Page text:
When evaluating a child, the SLP will try to predict if the stuttering is likely to continue or if the child will outgrow it. Factors to consider include: a family history of stuttering, if the child’s stuttering has lasted six months or longer, and if the child has other speech or language problems. No one factor is a prediction that the stuttering will continue. A combination of all factors will determine whether treatment is necessary.
Research is being conducted to help speech-language pathologists determine if a child is likely to outgrow stuttering or if a child is at risk for stuttering into adulthood.
For older children and adults, the question of continued stuttering is not considered as it has already become a problem. A series of tests, observations and interviews can assess the overall severity of the stuttering. Information is then used to help the individual speak more fluently, communicate more effectively, and participate more fully in life activities.
Once stuttering has been correctly diagnosed, there are many treatment options available today. Most treatment options fall into the category of “behavioral,” which teach specific skills and behaviors that improve oral communication.
For very young children, early treatment is critical to prevent developmental stuttering from becoming a lifelong problem. The treatment often focuses on teaching parents how to support a child’s fluent speech.
“Any time a parent has a concern about their child’s fluency, they should contact a speech-language pathologist,” says Carla Wiksell, the senior speech-language pathologist at The Speech & Hearing Center in Chattanooga. “We offer screenings that are free to children 5 years and younger. During this screening we can determine if the child’s fluency is age-appropriate and should be monitored for continued progress or if red flags are present indicating further assessment is needed.”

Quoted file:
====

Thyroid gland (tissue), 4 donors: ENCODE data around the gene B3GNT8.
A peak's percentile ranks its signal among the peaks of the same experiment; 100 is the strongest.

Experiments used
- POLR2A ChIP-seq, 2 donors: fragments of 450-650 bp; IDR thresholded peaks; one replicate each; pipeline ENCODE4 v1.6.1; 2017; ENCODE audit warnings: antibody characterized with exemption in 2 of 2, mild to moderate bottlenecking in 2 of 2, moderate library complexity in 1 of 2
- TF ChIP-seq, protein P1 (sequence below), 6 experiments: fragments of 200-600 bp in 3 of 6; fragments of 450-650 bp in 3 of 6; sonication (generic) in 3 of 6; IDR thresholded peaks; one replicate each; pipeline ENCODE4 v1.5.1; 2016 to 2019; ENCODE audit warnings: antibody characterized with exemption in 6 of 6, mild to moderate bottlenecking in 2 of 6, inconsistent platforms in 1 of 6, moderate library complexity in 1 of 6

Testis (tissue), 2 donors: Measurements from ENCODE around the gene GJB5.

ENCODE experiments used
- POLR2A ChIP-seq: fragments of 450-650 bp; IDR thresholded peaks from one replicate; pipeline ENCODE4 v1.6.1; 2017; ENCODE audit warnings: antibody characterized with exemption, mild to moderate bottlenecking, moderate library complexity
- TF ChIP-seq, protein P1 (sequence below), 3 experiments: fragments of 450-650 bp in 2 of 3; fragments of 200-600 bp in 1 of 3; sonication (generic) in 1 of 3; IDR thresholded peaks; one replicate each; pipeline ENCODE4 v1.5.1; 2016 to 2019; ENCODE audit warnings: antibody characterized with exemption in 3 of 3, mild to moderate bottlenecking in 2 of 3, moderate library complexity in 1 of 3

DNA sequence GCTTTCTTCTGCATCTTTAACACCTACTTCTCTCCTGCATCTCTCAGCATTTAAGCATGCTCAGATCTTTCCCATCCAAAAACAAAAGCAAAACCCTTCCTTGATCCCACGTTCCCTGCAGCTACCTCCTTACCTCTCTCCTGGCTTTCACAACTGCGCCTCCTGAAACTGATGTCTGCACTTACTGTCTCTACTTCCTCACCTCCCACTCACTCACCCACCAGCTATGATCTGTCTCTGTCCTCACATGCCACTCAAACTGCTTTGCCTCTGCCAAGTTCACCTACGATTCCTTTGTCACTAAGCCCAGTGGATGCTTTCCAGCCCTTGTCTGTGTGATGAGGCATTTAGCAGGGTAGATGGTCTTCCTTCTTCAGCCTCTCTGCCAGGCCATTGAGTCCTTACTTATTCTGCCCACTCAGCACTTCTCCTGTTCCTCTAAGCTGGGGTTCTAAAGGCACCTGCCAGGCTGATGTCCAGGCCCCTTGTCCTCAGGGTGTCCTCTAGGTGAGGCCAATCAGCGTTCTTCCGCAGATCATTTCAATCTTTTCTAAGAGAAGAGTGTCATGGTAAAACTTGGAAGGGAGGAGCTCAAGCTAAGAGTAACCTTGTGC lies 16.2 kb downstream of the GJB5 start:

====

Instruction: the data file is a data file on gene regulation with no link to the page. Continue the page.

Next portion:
The Speech Language Reading Center also provides comprehensive assessment and treatment of speech and language disorders.
The U.S. Food and Drug Administration (FDA) has not approved any drug for the treatment of stuttering. However, some drugs that are used to treat other health issues have been used to treat stuttering.
Some people who stutter use electronic devices to help control fluency. One device fits into the ear canal and digitally replays a slightly altered version of the wearer’s voice so that it sounds as if he or she is speaking in unison with another person.
Many people find success in facing the challenges of stuttering through a combination of therapy and self-help groups, which can provide support and resources.
While there is currently no cure for stuttering, an SLP can help determine the best treatment options based on a person’s age, communication goals and other factors. “The primary treatment objective for my patients is to lead them to discover how to stutter easier and less noticeably,” says Burroughs. “Treatment techniques vary greatly depending on the person’s age and stuttering profile.”
There are many national organizations that provide support and information about stuttering, including The Stuttering Foundation (www.stutteringhelp.org), the American Speech-Language-Hearing Association (www.asha.org), and The National Stuttering Association (www. nsastutter.org).
In Chattanooga, contact The Speech & Hearing Center at (423) 622-6900 and the Speech Language Reading Center at (423) 877-5042 for diagnostic and treatment services for speech problems.
Rebecca Rochat is a resident of Chattanooga. She attended the University of Tennessee where she earned a B.S. in child development and M.S. in textiles, merchandising and design. In addition to freelance writing, Rebecca serves as an adjunct instructor at the University of Tennessee at Chattanooga.